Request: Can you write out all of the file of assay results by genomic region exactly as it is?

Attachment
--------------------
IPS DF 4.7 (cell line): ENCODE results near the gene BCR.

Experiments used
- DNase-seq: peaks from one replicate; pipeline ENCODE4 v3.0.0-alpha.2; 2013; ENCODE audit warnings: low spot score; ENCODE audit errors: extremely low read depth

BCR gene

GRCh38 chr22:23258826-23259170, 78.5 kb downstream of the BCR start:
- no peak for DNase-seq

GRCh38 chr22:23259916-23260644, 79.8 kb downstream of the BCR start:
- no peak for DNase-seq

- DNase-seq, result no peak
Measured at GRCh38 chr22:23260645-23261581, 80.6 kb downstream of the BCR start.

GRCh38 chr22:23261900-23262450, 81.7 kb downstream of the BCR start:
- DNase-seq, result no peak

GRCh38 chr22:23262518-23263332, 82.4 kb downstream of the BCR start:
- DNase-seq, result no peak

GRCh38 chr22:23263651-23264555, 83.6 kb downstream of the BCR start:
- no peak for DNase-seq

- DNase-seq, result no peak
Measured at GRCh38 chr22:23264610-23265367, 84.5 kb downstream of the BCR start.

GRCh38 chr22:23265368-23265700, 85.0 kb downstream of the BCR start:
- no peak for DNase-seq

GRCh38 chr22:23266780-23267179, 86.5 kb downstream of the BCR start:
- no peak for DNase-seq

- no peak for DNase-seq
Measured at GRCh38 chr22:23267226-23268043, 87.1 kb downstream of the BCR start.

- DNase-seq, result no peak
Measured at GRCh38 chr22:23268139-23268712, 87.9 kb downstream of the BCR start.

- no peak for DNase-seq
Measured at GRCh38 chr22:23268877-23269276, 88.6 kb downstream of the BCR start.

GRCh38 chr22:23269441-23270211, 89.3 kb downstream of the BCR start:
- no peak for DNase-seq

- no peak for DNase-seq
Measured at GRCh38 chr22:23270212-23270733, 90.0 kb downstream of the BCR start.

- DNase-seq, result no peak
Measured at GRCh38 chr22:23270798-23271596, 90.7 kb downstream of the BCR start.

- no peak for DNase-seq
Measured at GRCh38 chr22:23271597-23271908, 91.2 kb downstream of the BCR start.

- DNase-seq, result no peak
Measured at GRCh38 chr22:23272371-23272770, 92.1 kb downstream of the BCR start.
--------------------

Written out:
IPS DF 4.7 (cell line): ENCODE results near the gene BCR.

Experiments used
- DNase-seq: peaks from one replicate; pipeline ENCODE4 v3.0.0-alpha.2; 2013; ENCODE audit warnings: low spot score; ENCODE audit errors: extremely low read depth

BCR gene

GRCh38 chr22:23258826-23259170, 78.5 kb downstream of the BCR start:
- no peak for DNase-seq

GRCh38 chr22:23259916-23260644, 79.8 kb downstream of the BCR start:
- no peak for DNase-seq

- DNase-seq, result no peak
Measured at GRCh38 chr22:23260645-23261581, 80.6 kb downstream of the BCR start.

GRCh38 chr22:23261900-23262450, 81.7 kb downstream of the BCR start:
- DNase-seq, result no peak

GRCh38 chr22:23262518-23263332, 82.4 kb downstream of the BCR start:
- DNase-seq, result no peak

GRCh38 chr22:23263651-23264555, 83.6 kb downstream of the BCR start:
- no peak for DNase-seq

- DNase-seq, result no peak
Measured at GRCh38 chr22:23264610-23265367, 84.5 kb downstream of the BCR start.

GRCh38 chr22:23265368-23265700, 85.0 kb downstream of the BCR start:
- no peak for DNase-seq

GRCh38 chr22:23266780-23267179, 86.5 kb downstream of the BCR start:
- no peak for DNase-seq

- no peak for DNase-seq
Measured at GRCh38 chr22:23267226-23268043, 87.1 kb downstream of the BCR start.

- DNase-seq, result no peak
Measured at GRCh38 chr22:23268139-23268712, 87.9 kb downstream of the BCR start.

- no peak for DNase-seq
Measured at GRCh38 chr22:23268877-23269276, 88.6 kb downstream of the BCR start.

GRCh38 chr22:23269441-23270211, 89.3 kb downstream of the BCR start:
- no peak for DNase-seq

- no peak for DNase-seq
Measured at GRCh38 chr22:23270212-23270733, 90.0 kb downstream of the BCR start.

- DNase-seq, result no peak
Measured at GRCh38 chr22:23270798-23271596, 90.7 kb downstream of the BCR start.

- no peak for DNase-seq
Measured at GRCh38 chr22:23271597-23271908, 91.2 kb downstream of the BCR start.

- DNase-seq, result no peak
Measured at GRCh38 chr22:23272371-23272770, 92.1 kb downstream of the BCR start.